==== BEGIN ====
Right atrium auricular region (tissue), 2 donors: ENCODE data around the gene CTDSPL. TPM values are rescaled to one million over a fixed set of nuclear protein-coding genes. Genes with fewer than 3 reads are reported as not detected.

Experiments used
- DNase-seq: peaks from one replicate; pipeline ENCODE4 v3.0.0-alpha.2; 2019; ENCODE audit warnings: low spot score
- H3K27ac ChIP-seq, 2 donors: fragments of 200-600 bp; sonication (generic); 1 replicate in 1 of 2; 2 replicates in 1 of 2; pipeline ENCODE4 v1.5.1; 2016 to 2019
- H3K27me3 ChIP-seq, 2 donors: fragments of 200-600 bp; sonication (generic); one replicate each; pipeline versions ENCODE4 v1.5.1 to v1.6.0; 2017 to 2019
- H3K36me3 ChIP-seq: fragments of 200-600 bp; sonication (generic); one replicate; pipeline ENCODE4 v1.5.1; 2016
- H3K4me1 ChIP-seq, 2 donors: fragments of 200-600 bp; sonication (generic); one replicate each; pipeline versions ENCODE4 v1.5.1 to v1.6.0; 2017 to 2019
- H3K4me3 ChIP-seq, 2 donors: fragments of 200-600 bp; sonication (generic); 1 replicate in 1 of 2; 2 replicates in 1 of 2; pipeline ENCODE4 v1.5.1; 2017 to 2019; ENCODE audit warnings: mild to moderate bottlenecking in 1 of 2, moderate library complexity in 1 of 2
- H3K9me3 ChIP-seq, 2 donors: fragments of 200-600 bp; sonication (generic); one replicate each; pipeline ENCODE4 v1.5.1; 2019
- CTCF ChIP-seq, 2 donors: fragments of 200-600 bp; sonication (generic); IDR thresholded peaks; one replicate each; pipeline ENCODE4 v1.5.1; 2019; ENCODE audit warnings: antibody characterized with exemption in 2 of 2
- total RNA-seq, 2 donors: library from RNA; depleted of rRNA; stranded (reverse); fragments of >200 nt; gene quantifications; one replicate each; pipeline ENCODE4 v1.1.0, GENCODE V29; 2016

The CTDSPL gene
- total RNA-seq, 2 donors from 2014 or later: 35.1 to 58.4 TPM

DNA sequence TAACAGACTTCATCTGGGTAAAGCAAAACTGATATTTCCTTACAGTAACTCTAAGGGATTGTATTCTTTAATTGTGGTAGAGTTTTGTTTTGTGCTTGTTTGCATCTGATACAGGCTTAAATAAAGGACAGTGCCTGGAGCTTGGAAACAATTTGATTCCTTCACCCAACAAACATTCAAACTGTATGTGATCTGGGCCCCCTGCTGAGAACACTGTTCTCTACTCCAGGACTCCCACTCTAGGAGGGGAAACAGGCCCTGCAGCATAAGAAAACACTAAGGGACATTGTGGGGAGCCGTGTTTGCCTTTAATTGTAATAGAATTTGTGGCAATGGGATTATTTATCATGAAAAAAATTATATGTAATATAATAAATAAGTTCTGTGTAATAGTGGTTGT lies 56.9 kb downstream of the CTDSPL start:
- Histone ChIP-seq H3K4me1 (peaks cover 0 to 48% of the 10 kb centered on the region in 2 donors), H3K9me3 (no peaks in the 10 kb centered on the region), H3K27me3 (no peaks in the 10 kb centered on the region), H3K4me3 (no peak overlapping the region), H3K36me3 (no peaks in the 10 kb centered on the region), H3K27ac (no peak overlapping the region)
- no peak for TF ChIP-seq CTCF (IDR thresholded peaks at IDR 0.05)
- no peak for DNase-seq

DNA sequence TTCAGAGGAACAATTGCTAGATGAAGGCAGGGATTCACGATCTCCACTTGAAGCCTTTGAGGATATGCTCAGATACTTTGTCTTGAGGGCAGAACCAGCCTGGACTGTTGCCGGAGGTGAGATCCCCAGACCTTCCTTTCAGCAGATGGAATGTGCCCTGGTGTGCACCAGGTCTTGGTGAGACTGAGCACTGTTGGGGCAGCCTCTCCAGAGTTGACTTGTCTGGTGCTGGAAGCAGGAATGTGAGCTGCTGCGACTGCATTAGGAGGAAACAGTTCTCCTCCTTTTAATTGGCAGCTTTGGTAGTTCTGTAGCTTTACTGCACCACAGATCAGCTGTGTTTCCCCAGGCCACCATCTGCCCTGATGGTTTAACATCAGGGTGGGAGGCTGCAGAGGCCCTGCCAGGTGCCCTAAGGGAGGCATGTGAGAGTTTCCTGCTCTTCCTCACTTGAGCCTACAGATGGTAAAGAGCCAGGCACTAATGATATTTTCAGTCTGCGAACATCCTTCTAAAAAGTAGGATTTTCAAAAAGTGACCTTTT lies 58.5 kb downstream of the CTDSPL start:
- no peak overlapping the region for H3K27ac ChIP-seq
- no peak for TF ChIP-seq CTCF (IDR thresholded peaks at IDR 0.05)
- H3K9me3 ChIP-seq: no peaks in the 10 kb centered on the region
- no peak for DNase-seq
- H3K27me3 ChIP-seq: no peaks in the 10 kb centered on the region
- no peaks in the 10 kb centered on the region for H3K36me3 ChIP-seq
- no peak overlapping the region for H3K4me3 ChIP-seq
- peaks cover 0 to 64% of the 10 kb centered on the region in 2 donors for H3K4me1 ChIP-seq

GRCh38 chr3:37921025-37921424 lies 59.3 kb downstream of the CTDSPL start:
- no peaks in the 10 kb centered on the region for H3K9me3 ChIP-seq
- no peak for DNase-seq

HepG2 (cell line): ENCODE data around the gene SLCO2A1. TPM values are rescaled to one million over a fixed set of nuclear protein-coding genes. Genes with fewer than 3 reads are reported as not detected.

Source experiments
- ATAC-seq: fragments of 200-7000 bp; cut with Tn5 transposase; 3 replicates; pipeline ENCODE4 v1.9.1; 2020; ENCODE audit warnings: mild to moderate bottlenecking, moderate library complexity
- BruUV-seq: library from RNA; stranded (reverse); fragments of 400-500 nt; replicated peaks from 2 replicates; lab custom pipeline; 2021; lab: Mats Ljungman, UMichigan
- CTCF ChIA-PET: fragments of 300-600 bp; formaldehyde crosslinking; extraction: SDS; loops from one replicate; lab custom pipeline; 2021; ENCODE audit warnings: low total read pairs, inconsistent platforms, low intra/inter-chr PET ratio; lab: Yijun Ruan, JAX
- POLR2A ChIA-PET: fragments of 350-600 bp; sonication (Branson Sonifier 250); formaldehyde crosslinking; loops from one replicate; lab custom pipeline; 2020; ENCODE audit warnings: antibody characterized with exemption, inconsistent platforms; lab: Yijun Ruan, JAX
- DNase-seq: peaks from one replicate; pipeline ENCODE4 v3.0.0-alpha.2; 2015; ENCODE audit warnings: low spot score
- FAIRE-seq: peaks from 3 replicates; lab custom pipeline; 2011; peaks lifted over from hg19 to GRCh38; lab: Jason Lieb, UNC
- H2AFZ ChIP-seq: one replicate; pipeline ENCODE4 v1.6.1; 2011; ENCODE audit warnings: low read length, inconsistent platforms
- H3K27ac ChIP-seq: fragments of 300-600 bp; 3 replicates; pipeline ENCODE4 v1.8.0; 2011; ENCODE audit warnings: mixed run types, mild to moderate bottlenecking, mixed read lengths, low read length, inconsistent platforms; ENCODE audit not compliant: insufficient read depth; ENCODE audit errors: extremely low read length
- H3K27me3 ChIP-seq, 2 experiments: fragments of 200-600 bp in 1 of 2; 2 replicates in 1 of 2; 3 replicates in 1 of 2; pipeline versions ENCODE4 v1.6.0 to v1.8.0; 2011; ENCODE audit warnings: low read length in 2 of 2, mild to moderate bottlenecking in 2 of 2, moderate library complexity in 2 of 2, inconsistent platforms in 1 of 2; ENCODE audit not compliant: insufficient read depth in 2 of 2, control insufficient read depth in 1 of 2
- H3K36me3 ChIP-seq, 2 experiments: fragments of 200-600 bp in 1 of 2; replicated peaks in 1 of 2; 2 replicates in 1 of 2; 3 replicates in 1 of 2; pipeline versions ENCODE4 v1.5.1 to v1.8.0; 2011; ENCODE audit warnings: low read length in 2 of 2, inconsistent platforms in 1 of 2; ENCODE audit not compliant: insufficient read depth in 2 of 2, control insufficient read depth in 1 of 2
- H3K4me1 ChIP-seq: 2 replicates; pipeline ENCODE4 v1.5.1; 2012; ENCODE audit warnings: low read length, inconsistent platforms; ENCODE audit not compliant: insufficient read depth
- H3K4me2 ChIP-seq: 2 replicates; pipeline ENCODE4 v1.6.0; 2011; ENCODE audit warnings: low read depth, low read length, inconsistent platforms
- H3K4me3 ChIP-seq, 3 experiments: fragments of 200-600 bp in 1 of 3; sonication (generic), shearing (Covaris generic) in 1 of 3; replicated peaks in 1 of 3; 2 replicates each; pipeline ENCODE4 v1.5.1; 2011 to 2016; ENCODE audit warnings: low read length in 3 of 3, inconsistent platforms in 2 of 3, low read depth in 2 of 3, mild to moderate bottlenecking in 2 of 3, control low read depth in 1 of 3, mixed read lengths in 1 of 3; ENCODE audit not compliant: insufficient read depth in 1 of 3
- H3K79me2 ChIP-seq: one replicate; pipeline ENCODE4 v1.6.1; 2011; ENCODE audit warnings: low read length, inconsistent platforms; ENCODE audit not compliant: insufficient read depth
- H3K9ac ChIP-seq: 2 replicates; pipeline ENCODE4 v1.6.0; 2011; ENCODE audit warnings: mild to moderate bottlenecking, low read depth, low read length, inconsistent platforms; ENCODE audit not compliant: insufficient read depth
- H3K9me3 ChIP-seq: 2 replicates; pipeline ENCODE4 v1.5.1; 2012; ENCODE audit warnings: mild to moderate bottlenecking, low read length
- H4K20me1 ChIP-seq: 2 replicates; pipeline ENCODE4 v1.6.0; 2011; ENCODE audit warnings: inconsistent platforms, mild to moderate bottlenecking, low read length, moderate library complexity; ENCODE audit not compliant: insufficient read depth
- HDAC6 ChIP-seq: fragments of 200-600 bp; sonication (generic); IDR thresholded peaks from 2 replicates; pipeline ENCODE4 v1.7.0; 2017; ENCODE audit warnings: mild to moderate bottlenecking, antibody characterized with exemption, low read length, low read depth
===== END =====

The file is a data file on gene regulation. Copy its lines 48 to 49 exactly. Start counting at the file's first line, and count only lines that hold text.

- H4K20me1 ChIP-seq: 2 replicates; pipeline ENCODE4 v1.6.0; 2011; ENCODE audit warnings: inconsistent platforms, mild to moderate bottlenecking, low read length, moderate library complexity; ENCODE audit not compliant: insufficient read depth
- HDAC6 ChIP-seq: fragments of 200-600 bp; sonication (generic); IDR thresholded peaks from 2 replicates; pipeline ENCODE4 v1.7.0; 2017; ENCODE audit warnings: mild to moderate bottlenecking, antibody characterized with exemption, low read length, low read depth